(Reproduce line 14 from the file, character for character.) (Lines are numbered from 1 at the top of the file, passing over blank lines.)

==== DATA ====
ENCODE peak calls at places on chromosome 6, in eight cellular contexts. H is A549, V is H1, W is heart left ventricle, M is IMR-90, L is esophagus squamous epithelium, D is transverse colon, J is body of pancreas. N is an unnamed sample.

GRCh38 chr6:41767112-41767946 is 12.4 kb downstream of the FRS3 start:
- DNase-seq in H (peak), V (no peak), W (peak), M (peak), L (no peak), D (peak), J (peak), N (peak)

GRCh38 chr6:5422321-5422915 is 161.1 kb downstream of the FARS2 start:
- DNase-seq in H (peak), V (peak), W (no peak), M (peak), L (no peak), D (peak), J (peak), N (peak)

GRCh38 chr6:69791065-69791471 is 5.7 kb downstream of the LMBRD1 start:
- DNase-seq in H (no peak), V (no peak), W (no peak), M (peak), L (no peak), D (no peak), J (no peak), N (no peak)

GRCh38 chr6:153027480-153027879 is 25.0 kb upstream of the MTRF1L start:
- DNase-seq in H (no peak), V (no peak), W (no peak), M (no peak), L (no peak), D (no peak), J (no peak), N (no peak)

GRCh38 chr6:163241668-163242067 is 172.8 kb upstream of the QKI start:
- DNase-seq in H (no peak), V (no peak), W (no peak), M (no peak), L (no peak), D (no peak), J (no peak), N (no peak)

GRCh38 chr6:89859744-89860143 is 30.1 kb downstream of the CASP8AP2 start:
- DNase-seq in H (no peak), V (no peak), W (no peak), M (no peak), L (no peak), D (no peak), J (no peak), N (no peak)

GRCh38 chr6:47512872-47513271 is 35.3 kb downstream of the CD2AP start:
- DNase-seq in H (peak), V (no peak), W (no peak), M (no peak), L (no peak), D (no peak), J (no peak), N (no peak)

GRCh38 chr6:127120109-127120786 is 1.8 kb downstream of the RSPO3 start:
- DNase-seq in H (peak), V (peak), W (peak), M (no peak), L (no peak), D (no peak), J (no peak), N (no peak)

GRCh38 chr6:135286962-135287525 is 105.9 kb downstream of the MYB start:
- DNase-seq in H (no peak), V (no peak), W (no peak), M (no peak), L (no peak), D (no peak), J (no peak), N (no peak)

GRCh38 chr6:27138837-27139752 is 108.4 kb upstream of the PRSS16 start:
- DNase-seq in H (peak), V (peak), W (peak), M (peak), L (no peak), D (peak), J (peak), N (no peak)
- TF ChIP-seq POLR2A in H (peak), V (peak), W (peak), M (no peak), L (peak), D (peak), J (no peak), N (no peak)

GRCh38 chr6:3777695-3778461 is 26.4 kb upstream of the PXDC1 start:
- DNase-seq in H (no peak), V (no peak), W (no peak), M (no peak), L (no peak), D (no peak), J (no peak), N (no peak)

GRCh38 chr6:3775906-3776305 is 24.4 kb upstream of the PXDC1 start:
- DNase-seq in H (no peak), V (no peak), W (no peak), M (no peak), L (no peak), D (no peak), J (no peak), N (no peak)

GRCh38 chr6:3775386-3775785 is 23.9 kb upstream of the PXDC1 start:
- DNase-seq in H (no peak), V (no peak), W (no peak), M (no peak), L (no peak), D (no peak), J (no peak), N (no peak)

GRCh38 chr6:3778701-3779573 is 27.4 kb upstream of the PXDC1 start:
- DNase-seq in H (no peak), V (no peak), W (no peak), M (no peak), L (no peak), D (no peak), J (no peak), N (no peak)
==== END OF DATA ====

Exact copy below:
GRCh38 chr6:47512872-47513271 is 35.3 kb downstream of the CD2AP start: